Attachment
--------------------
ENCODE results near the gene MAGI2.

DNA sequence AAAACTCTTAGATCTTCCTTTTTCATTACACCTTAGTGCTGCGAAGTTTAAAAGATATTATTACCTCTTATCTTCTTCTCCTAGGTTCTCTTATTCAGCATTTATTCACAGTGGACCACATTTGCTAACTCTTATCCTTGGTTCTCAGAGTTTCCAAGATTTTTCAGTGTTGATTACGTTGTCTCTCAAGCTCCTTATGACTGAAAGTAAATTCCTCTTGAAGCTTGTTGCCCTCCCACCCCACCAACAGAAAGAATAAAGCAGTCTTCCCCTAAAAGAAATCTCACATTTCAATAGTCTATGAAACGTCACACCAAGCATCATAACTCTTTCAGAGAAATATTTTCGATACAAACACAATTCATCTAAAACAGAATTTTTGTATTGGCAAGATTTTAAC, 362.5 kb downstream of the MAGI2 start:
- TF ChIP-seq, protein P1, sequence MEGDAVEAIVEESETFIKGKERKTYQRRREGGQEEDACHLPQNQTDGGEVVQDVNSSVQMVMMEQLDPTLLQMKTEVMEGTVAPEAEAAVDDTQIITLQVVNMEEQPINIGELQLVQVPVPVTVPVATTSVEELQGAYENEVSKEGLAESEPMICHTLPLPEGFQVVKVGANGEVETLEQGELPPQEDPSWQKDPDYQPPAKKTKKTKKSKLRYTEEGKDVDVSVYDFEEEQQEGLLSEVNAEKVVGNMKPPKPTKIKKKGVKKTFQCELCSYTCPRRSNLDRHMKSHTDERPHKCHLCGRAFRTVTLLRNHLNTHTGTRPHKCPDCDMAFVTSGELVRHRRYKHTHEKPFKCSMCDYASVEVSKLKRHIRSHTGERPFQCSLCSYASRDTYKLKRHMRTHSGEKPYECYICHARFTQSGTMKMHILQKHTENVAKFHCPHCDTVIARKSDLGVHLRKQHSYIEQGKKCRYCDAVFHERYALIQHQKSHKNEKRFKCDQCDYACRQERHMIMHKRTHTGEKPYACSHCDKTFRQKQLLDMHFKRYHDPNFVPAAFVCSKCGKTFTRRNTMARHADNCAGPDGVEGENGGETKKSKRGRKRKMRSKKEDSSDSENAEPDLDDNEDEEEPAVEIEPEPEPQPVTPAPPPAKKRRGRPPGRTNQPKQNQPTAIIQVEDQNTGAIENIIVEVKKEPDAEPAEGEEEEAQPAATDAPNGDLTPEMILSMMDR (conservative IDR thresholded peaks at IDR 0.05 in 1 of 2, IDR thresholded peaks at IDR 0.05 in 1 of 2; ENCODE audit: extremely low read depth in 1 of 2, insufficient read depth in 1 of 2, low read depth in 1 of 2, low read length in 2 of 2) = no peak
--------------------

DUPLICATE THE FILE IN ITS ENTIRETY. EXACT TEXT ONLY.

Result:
ENCODE results near the gene MAGI2.

DNA sequence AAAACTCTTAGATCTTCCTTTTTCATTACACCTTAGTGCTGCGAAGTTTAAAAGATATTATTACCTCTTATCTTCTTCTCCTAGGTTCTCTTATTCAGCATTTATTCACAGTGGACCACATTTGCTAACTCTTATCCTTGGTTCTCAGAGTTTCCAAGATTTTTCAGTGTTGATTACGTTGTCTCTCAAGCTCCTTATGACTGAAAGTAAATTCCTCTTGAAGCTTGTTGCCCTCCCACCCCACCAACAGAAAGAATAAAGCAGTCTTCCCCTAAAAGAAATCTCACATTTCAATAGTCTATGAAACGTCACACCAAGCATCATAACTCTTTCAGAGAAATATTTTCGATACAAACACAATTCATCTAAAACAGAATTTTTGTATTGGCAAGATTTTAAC, 362.5 kb downstream of the MAGI2 start:
- TF ChIP-seq, protein P1, sequence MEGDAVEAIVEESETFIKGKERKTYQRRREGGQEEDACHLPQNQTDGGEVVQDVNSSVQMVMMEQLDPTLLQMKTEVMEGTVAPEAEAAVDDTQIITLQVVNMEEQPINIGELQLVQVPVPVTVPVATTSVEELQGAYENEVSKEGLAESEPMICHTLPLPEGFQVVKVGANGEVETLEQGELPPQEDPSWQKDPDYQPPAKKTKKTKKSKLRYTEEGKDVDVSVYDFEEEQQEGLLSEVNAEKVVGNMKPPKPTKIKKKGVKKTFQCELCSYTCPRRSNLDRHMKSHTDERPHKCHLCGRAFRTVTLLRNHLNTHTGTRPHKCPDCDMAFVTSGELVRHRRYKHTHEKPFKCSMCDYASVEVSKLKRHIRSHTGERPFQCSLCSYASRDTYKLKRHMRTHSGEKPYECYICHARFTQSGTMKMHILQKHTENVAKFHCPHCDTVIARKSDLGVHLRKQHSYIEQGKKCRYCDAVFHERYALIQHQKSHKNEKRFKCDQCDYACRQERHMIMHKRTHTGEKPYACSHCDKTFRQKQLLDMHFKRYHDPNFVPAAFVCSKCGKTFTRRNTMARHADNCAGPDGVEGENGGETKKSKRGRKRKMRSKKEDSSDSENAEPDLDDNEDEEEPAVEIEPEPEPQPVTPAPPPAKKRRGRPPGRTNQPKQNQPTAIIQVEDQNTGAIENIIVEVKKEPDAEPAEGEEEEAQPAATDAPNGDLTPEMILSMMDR (conservative IDR thresholded peaks at IDR 0.05 in 1 of 2, IDR thresholded peaks at IDR 0.05 in 1 of 2; ENCODE audit: extremely low read depth in 1 of 2, insufficient read depth in 1 of 2, low read depth in 1 of 2, low read length in 2 of 2) = no peak